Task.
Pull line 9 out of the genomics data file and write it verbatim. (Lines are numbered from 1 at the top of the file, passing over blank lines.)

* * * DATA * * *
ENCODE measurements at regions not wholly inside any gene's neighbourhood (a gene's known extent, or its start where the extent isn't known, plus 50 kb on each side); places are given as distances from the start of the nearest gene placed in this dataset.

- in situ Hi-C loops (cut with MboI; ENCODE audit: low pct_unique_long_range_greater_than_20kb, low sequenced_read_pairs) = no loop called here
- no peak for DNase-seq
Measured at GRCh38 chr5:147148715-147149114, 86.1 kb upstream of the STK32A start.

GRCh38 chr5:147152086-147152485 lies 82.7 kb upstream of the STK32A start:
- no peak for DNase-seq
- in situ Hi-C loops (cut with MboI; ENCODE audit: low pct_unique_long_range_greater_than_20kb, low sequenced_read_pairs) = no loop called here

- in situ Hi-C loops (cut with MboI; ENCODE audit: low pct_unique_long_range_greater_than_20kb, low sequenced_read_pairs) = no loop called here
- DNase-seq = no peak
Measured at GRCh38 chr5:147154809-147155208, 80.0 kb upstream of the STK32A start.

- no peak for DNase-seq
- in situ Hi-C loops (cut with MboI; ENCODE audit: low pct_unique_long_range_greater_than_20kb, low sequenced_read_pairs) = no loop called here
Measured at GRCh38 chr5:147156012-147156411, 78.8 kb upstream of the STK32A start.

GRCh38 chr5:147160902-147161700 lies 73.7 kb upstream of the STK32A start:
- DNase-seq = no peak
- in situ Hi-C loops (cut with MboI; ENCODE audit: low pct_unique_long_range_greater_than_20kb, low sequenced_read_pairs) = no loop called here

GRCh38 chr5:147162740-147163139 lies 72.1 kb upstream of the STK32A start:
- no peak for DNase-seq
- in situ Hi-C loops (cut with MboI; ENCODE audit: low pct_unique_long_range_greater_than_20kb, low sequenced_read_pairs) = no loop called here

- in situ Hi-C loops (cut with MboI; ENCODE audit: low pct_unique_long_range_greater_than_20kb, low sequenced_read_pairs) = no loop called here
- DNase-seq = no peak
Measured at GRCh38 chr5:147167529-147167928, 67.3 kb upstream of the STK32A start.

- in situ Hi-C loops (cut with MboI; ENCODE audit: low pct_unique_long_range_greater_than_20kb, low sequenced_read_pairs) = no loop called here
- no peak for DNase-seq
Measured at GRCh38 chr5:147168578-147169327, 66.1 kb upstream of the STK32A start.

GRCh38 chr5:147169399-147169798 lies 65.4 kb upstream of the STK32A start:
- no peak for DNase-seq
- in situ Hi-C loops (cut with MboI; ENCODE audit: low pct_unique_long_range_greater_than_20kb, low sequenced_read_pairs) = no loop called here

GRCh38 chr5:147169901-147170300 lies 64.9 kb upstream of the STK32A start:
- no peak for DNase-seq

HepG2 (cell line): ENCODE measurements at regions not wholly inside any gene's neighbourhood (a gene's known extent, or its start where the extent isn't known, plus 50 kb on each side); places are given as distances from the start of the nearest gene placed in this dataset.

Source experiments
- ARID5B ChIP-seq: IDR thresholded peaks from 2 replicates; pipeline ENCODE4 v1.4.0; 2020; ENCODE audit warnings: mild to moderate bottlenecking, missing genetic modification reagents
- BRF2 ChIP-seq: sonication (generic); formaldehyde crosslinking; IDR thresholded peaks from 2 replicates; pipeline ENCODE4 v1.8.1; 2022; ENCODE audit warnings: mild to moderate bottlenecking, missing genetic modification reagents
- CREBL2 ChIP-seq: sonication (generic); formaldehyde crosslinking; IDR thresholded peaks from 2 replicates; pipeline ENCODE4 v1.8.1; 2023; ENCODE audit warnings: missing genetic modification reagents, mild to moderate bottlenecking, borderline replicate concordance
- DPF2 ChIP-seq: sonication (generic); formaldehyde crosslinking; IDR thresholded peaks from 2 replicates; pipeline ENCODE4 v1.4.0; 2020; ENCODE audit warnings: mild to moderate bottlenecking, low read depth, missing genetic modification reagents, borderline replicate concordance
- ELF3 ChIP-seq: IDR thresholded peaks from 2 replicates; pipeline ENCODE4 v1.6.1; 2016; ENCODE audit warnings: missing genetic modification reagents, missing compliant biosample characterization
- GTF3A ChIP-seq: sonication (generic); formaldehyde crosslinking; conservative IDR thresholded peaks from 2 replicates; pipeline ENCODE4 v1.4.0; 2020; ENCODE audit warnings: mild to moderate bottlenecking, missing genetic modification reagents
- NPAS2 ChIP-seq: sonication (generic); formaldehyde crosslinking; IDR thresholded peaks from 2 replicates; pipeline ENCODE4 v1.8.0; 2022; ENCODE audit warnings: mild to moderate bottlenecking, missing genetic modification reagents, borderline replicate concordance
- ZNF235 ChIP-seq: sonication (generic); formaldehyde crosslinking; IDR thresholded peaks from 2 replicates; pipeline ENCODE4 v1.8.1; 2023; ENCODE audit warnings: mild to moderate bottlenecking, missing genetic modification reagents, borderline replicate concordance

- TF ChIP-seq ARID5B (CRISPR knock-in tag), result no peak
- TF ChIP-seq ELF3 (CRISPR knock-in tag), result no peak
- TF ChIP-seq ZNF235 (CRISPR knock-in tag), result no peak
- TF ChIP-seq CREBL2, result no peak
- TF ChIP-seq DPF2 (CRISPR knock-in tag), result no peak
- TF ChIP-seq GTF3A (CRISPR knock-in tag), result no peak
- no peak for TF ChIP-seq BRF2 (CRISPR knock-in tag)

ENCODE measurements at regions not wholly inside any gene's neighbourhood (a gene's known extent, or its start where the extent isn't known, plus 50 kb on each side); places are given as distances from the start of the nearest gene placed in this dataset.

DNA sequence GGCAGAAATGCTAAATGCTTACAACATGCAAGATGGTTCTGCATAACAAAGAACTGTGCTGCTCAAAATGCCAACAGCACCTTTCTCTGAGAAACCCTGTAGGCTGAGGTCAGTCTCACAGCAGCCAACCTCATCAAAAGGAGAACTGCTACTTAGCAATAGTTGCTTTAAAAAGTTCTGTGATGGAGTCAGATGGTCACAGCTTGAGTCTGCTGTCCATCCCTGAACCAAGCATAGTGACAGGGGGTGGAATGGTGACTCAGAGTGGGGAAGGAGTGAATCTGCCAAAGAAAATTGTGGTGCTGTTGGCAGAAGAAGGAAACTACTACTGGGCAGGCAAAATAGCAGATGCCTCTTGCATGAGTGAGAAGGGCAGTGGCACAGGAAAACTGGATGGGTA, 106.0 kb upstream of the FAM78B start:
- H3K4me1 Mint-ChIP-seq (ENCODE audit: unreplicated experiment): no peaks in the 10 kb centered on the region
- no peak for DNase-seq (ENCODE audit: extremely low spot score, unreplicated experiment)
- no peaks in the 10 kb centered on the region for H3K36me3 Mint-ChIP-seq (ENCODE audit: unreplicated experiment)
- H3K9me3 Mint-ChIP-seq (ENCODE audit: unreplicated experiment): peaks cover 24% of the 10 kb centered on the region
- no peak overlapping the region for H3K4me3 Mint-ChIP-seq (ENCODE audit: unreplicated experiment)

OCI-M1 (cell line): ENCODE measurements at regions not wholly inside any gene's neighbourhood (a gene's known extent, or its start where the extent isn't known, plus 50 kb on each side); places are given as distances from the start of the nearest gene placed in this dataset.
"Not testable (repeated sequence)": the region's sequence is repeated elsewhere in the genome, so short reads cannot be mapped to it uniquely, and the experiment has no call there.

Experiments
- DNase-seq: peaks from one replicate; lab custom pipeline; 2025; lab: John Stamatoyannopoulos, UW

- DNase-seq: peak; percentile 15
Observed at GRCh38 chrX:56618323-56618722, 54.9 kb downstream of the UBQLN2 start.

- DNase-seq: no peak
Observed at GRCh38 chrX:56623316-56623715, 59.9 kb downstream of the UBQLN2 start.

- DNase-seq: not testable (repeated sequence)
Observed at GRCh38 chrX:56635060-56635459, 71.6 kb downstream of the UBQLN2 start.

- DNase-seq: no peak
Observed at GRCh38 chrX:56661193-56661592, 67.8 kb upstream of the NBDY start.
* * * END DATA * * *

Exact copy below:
- DNase-seq = no peak